Sütterlin finishes more than 13' down on Marcel Kittel (EQS) due to stomach bug, makes it to first rest day; 'Bala', Amador and rest of Movistar Team unscathed after stressful end to Giro's Gelderland adventure
The 2016 Giro d'Italia's journey through the Netherlands ended today for the Movistar Team with a sense of calmness as Alejandro Valverde got through it in perfect condition -the Spanish road race champion even staying within the best ten of the peloton with 600m to go, hobnobbing with the top sprinters, to avoid any splits-. The Blues were also happy to see Andrey Amador back into third overall, behind back-to-back stage victor Kittel (EQS) and former race leader Dumoulin (TGA). But the biggest news, or maybe the biggest show of courage from today's development of things, was brought by Jasha Sütterlin for the entire 190km from Nijmegen to Arnhem.
The German youngster -debutant into Grand Tours- finished 13'32" back on the winner. Suffering from a stomach bug since last night, Sütterlin did not have breakfast, and his ability to eat almost any sort of food was completely restricted. With 70 kilometer from the finish, Jasha was dropped back. No chance was left for him to receive any help, other than neutral assistance. But he stayed into the race. He crossed the line and will travel to Catanzaro tomorrow with his team-mates, into the charter flights offered by race organisers RCS. Our hero in Gelderland.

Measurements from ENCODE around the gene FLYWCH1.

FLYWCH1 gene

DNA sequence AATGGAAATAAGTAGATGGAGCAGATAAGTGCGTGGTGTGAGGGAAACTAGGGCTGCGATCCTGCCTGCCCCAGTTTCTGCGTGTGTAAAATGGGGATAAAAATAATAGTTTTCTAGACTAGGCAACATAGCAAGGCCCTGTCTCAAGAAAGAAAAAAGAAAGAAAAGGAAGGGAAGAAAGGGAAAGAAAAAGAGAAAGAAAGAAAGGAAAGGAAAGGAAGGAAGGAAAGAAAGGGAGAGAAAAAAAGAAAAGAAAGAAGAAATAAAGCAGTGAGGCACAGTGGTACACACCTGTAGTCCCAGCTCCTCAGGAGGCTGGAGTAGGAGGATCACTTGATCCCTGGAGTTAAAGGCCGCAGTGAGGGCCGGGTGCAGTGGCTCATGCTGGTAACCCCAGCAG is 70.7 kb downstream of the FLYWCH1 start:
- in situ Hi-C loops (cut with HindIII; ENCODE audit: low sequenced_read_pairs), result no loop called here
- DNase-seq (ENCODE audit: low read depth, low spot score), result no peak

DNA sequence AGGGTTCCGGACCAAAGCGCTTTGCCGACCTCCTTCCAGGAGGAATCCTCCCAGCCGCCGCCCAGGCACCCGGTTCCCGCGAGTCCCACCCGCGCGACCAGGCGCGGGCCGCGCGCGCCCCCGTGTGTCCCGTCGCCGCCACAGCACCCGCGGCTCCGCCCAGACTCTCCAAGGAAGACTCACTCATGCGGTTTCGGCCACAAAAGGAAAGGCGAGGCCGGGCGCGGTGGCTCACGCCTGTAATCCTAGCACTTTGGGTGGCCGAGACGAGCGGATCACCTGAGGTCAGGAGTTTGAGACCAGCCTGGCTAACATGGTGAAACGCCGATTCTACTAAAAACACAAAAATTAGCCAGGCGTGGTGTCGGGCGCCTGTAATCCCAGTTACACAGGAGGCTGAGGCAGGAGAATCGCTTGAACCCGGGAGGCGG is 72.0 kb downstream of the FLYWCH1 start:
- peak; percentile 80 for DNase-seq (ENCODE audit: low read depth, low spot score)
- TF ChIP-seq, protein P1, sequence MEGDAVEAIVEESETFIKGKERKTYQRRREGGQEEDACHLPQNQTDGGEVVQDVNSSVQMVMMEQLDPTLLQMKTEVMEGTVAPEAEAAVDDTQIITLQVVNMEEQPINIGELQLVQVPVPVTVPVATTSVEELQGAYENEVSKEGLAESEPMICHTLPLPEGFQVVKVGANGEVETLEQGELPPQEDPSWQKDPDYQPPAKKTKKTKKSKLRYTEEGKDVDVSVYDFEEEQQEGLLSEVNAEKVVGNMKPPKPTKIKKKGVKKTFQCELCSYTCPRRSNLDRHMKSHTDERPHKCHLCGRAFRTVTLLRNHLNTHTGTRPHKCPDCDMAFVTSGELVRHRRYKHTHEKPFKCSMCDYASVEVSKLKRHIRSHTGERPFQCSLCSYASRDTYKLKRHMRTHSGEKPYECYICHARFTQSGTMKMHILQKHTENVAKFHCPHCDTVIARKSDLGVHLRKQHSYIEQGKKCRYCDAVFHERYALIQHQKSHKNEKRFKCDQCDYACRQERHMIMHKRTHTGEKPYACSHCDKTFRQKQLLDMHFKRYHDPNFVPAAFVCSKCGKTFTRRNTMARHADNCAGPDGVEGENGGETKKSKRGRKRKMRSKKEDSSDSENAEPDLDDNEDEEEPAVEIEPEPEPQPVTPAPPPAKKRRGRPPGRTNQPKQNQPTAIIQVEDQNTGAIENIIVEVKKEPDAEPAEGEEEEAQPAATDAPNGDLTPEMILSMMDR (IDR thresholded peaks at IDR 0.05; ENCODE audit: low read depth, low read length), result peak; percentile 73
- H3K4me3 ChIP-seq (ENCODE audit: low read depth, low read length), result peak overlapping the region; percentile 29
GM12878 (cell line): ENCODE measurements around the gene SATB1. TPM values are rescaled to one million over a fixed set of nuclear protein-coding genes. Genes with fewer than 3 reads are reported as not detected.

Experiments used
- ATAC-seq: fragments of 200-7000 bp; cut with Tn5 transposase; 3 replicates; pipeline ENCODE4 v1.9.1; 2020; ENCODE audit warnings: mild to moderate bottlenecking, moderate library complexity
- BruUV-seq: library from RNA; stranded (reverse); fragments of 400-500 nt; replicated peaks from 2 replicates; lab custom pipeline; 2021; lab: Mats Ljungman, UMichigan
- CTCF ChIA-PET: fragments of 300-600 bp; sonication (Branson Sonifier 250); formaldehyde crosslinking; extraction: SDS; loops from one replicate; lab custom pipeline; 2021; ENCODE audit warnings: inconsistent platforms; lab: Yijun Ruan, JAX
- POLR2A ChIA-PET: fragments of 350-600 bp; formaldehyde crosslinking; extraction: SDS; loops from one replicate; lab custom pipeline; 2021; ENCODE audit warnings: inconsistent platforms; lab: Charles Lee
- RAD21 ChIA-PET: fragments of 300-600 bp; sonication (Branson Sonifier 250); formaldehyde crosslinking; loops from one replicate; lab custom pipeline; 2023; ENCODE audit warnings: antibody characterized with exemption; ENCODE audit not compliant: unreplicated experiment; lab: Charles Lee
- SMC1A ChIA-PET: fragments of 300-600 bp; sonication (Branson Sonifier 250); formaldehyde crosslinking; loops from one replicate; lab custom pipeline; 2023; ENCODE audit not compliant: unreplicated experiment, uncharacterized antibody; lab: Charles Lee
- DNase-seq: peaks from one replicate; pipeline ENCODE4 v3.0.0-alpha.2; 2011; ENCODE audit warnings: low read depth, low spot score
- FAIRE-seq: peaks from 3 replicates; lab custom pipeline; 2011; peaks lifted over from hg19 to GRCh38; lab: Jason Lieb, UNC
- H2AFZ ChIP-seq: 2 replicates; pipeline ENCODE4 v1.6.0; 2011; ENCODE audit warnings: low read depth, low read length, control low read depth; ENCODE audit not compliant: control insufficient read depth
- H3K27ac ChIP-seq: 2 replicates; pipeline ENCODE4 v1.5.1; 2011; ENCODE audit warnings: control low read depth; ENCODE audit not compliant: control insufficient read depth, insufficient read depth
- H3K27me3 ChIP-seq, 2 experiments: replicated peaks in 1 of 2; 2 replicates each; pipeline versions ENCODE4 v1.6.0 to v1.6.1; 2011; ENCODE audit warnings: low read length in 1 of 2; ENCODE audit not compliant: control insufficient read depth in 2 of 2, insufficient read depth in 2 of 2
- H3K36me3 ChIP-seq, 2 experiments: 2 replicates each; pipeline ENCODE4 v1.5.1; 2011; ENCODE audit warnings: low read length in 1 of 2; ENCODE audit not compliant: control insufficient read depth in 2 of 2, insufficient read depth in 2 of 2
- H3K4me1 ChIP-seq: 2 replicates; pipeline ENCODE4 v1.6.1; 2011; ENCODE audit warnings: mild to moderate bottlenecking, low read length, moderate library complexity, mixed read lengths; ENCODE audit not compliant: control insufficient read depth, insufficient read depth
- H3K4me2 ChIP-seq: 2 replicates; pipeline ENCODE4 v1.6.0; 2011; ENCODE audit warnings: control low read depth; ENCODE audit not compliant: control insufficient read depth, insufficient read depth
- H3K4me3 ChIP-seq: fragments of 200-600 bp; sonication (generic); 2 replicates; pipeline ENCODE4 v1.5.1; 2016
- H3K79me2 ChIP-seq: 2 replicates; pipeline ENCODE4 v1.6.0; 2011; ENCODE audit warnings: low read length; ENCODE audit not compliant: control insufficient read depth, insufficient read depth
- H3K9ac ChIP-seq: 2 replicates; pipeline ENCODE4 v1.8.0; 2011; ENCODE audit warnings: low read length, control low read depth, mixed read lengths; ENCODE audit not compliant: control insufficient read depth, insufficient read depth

Jasha Sütterlin: "Last night I got sick, with stomach problems. My only job for today's stage was making it with the peloton, but after 120km into the stage, some crosswinds formed and I got dropped. After that, I had to do some 70 kilometers alone behind, completely alone. Even though I tried to bridge back, I couldn't make it back to the peloton. But I kept going, making all efforts possible to reach the finish, and I made it. I was completely empty, because I threw up everything in the toilet last night. I'm just so happy to have finished."
Carlos Betancur: "Thank God, we got through these opening three stages in the best of possible ways and keep our leader Alejandro safe and sound. We're so excited to get back to Italy, because the terrain up from Catanzaro suits us much more. Today's crashes? It's normal; the riders get a bit nervous on the first week of a Grand Tour, but it's true that there were too many of them. I do think it's normal, considering the nature of Dutch roads, and that's why we're so happy to travel to Italy tomorrow."